six months in

Let’s all take a moment to laugh at the fact that I said I would be updating you on pastry school and I did not write a single blog post. NOT ONCE. Are you surprised? I’m not really. These past six months have been a whirlwind and with two days left, I can’t believe it’s almost over! I want to deep dive into some of the awesome things I learned like how to make eclairs, temper chocolate, and build a wedding cake, but I think it would be good to first go back to the beginning.

In all honesty, I was overwhelmed for probably the whole first month. Seriously – I was nervous and/or scared everyday. I had never worked in a professional kitchen before so all this yes chef, no chef, order of the kitchen jargon was new to me. I thought I would never pick it up. I can also admit that I live for the approval of authority, so it was difficult to be in a new hierarchy where I didn’t know which way was up.

A question I got a lot from friends in the beginning was, “Are you having fun?” I really struggled with this one. I thought the right answer was to say, “Yes, of course I’m having fun. Baking is my life and culinary school is my dream so of course I’m having fun.”

The truth was not as easy. Class was tiring and surprisingly difficult. On the first day, a classmate asked me if I knew how to cream butter and sugar. I scoffed. How could they think I didn’t know how to do something as basic creaming butter and sugar when I was in pastry school? I soon learned that that was a silly attitude to have. I came to school to learn and improve, but it was hard for me to come to grips with the fact that I had so much to learn about things I thought I was already good at.

Thankfully, it got better! Once I got a hang of things, I actually did have fun and absolutely fell in love with school (don’t make me graduate plz). I got to make incredible pastry, learn from wonderful chef instructors, and become friends with an amazing group of future pastry chefs.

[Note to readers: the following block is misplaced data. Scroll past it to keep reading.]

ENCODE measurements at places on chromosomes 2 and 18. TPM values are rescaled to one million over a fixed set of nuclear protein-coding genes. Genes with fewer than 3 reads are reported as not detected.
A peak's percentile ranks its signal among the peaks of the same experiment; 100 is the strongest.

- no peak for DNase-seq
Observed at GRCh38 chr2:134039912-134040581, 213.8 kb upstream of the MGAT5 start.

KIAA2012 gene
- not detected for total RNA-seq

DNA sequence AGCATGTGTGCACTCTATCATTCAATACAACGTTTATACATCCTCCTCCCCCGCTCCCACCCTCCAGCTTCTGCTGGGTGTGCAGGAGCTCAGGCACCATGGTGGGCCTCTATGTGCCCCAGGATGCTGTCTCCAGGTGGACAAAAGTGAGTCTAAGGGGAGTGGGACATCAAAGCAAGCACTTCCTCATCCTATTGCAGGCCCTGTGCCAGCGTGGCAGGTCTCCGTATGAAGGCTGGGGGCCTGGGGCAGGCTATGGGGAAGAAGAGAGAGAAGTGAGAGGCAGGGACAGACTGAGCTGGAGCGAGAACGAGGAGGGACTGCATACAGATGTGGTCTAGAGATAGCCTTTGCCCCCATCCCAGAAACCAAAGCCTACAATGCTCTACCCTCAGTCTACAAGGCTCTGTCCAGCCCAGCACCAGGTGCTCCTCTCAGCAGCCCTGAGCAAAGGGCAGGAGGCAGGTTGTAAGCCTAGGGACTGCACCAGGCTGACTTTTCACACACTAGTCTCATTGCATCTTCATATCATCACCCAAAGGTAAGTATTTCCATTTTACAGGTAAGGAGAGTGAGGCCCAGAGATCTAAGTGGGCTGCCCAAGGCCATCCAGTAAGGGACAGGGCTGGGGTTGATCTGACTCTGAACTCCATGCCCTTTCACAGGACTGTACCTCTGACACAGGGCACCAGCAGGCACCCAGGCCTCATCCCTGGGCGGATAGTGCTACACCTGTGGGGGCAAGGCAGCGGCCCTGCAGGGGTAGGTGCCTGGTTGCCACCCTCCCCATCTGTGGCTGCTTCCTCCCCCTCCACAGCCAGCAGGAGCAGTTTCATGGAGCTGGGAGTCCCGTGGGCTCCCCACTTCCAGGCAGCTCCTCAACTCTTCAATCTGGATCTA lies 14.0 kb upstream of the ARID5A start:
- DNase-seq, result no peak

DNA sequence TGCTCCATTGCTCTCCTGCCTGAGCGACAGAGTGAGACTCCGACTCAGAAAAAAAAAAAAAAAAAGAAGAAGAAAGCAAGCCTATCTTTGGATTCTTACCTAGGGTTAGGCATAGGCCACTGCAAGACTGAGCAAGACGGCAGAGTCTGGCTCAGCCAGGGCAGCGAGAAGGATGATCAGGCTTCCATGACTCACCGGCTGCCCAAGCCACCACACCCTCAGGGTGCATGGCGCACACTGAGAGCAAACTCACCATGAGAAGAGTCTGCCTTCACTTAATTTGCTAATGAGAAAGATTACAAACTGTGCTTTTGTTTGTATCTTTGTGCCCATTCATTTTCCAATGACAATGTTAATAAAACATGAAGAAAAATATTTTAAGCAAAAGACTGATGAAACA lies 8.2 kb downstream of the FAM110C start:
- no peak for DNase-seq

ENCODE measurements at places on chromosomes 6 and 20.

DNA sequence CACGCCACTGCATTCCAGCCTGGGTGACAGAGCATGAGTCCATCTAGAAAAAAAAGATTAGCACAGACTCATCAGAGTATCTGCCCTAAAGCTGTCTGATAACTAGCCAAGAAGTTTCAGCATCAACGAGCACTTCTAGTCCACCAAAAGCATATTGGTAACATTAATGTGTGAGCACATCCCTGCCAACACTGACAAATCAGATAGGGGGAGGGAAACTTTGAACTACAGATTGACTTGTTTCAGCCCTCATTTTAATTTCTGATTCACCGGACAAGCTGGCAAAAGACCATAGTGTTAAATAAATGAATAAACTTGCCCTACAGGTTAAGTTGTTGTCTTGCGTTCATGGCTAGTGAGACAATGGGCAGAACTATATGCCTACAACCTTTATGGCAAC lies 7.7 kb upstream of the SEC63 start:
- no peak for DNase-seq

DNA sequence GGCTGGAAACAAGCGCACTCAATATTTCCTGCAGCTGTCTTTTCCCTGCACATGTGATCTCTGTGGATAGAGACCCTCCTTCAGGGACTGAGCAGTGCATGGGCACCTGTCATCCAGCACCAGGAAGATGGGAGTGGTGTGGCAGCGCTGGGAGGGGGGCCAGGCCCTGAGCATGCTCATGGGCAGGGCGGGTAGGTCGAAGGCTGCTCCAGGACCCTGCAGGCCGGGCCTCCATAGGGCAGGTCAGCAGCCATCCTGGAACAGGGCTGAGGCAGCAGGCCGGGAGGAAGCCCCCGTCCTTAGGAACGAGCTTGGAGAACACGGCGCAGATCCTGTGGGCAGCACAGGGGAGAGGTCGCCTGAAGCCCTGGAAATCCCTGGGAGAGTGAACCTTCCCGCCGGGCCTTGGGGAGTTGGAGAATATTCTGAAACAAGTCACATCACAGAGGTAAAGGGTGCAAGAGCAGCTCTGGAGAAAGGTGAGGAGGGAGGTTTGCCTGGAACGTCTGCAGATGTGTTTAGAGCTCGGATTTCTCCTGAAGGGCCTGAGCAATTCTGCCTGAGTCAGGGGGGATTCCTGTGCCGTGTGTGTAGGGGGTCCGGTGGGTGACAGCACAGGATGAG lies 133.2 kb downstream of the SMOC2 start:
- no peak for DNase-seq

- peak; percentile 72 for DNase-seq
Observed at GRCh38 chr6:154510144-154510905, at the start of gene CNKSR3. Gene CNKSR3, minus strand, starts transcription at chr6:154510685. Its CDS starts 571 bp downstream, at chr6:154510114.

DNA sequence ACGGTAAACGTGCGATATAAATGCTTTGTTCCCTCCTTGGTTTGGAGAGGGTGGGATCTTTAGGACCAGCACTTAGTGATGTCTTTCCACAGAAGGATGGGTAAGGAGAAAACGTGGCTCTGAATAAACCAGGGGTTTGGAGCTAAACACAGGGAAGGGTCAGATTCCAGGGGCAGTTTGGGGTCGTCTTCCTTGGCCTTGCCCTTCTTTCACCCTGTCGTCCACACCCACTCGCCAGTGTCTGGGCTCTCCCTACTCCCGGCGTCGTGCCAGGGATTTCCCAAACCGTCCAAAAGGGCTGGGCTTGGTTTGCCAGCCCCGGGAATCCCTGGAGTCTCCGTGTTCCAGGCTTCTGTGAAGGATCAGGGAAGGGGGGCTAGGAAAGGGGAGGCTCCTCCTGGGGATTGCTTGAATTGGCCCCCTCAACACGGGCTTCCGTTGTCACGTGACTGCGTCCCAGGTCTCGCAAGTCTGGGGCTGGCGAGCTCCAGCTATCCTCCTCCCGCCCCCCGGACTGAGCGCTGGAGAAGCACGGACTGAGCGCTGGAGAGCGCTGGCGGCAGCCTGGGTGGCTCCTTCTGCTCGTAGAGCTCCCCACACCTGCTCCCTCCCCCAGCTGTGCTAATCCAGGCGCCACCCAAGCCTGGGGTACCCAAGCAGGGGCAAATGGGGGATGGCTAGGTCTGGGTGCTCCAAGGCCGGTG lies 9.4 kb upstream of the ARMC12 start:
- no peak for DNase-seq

Here are some highlights from my six months in pastry school:


We made so many tarts in unit two that I thought I’d never eat a pie again. Now that I’m a full on sugar addict, I miss my daily slice!

Pate a choux was our third unit in level 1 and this Paris-Brest was first thing we made that I did not want to share at all. It is pure hazelnut goodness.


Bread was our last unit of level one, so after years of researching and dreaming about croissants, I finally made them! Making them was almost as exciting as eating them.


A month into school, I took a risk and entered a cookie competition at the school. Amazingly, I won and got to do a demo with Chef Jansen Chan at Bloomingdales in November!

This cake was my first real attempt at anything fondant related. I realized I have so much to learn about cake decorating, but I surprisingly love it.

This test was the first in a series of three days of midterm testing which ended in me somehow undercooking and overcooking my product on the last day. At least it started off pretty!


When we got to level three, class was less about baking and more about refining more difficult techniques, like pulled sugar. This flower is definitely on the list of things I never thought I’d be able to do.

Making my own wedding cake was probably one of my proudest moments in pastry school. For me, it was a prime example of how challenging yourself can have big payoffs. (Even if the wedding is Caribbean themed and the colors are teal and orange.)

Our restaurant day dish was the last project we completed before finals began. Our chef pushed us hard (and yelled at us a lot) but in the end, it was worth it to create such a beautiful and delicious plated dessert.


I think we’ve about caught up to present day. As I said, I have two days of classes left: one where I’ll be freaking out, hoping I finish all my items, and the other where I’ll be freaking out, hoping I finish showpiece on time/ getting judged by a panel of industry chefs. I promise to let you know how it goes.

Until next time, I wish you the best on your food adventures,